Opinion | Why single family zoning exacerbates the Climate crisis

Increasing urban density and forgoing car culture will lead to a decrease in greenhouse gas emissions.

Shahab Khan, Opinions Columnist

If local lawmakers, such as the ones sitting on the Iowa City City Council, want to reduce greenhouse gas emissions, local land use regulations must change. 

To accomplish this, local lawmakers need to abolish single family home zoning. 

When a municipality determines how land is used, they regulate that land use with zoning laws. These zoning laws dictate what can and cannot be built in certain areas. 

Single family zoning marks off certain areas for large homes only, thus excluding multiplexes, apartments, businesses and restaurants from a particular neighborhood. This type of zoning, along with the building of the interstate highway system in the 1950s, has contributed to the rise of suburban towns. 

These towns are characterized by large pristine houses, sprawling road infrastructure, and lack of density, which in turn leads to people living in these towns to utilize cars over more climate friendly methods of transportations such as public transport, cycling, or walking. 

Furthermore, the houses in single family zones contribute significantly to high greenhouse gas emissions. These houses are poorly designed when it comes to conserving heat. Thus, in the winter, single family homeowners have to rely on natural gas for heating as well as cooking, directly polluting CO2 into our atmosphere. 

To put this into a quantifiable number, localities that emphasize the need for low density produce four times the amount of emissions compared to urban areas.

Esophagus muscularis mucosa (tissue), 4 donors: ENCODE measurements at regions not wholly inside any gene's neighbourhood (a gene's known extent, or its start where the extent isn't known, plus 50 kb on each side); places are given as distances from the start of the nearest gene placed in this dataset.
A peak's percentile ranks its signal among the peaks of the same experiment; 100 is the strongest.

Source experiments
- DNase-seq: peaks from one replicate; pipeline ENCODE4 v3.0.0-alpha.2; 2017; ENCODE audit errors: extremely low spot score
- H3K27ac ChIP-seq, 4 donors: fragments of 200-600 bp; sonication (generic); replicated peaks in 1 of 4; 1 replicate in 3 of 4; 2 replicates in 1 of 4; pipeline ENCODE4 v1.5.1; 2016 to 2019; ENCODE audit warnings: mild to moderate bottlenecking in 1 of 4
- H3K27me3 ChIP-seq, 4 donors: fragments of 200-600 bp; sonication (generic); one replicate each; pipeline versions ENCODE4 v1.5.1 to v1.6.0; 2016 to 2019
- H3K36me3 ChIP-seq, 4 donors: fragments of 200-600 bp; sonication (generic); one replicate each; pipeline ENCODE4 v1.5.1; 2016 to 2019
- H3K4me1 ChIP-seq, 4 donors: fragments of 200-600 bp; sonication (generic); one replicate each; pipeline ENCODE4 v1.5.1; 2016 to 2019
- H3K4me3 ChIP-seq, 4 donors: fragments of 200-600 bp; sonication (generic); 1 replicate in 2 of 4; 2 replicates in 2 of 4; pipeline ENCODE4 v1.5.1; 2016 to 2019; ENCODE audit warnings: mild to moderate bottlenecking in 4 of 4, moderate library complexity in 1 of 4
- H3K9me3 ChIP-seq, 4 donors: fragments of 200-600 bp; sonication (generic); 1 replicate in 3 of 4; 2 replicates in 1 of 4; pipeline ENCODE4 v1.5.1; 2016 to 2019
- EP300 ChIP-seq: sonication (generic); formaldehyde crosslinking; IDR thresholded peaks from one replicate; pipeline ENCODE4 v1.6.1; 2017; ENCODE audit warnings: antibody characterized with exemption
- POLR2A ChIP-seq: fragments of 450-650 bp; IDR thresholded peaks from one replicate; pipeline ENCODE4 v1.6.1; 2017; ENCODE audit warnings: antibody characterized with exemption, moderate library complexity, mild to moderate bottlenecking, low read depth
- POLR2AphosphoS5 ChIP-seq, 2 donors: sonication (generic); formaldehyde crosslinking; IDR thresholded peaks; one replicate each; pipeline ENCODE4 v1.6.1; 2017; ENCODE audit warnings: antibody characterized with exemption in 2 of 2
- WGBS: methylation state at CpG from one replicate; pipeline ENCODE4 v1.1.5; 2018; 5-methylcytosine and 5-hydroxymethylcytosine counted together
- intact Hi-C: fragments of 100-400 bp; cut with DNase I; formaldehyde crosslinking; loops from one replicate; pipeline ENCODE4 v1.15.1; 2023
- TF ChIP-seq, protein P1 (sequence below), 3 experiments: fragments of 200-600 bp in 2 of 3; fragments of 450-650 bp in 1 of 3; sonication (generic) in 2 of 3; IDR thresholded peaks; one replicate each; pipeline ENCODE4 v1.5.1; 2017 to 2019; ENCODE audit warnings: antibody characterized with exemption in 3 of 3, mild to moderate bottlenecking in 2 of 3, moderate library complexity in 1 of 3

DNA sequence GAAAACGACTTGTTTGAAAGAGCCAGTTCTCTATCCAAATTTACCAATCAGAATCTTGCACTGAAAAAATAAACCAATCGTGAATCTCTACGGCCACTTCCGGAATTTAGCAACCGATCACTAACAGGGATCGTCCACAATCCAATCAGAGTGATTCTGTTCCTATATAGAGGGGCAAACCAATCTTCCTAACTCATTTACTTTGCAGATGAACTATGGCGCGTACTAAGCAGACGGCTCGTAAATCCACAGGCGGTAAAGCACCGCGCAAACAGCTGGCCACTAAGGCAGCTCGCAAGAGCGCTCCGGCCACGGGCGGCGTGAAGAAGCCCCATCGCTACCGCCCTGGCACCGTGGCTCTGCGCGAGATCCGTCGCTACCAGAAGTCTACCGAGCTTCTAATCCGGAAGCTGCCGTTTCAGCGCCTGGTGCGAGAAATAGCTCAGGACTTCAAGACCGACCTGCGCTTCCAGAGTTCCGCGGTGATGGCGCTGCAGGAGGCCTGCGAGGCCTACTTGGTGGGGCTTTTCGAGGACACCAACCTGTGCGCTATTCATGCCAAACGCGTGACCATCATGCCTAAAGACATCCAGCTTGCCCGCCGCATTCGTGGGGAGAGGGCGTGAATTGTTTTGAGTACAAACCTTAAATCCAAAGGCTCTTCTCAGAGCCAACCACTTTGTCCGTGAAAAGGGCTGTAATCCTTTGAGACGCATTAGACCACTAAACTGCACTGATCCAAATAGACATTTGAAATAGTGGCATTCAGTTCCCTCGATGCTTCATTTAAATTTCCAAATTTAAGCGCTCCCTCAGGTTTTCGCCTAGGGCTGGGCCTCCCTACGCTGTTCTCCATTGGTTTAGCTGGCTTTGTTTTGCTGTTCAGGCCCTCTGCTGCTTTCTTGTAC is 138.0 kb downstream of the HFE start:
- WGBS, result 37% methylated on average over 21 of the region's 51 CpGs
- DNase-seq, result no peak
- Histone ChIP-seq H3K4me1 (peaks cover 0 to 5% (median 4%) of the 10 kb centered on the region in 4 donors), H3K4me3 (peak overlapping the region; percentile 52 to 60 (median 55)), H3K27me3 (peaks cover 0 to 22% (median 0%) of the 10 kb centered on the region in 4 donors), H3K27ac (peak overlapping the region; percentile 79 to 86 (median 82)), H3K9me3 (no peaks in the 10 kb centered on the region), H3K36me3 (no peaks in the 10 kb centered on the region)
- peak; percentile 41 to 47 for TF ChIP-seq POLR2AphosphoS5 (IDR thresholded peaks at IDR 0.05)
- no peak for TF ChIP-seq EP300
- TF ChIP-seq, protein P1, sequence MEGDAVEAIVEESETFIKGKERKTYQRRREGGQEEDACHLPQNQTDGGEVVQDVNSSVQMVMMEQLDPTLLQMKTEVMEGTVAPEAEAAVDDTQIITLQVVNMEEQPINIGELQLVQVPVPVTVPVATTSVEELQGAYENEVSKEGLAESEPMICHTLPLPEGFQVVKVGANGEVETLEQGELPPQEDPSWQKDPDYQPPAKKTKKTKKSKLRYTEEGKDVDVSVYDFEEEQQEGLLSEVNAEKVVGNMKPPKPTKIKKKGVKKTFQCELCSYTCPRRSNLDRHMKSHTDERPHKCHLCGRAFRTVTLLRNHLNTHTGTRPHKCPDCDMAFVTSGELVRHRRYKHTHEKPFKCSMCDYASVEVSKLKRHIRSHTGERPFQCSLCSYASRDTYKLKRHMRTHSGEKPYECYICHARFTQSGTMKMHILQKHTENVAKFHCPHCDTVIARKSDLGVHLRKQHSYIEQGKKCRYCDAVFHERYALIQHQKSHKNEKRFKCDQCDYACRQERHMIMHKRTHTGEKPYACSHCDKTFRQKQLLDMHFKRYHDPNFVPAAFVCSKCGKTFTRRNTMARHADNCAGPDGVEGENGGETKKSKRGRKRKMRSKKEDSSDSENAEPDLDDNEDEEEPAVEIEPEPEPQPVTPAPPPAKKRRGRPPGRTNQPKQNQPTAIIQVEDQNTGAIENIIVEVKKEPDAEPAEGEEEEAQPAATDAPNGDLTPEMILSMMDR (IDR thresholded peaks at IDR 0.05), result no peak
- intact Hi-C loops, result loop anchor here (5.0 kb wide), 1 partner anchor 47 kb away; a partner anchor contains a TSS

That is because mixed use neighborhoods with a focus on density are significantly more environmentally friendly compared to suburbs. This is largely accomplished through two ways. 

First, those living in densely populated centers do not need their cars to get around and conduct errands. 

To use a personal example, because I live in downtown Iowa City, I do need access to a car to go grocery shopping or go to class. Instead, I can make the 15-minute walk to the main campus or Target. If I need to head to Coralville for some shopping at the mall, I can utilize the bus system. 

To put it simply, because density emphasizes walkability, those that live in urban cores have a significantly lower footprint than people who chose to live in suburban centers. 

Second, multi-family homes take up significantly less energy than detached single family ones. This is because multi-family homes have shared walls that are able to store heat. Therefore, those living in apartments do not have to use gas powered heating in the wintertime. 

When it comes to climate change, activists will readily blame oil companies and capitalism for the state of our environment. However, this is a superficial and, frankly, devoid way of thinking. 

ExxonMobil does not pollute for the sake of polluting. They do it because Americans are addicted to their cars and have a high demand for gasoline. Changing the way we structure our neighborhoods could take us off our fossil fuel dependency. 

To do this, Iowa City City Council members must take the important step to rezone certain areas on the zoning map and increase density in areas where there are too many single-family homes.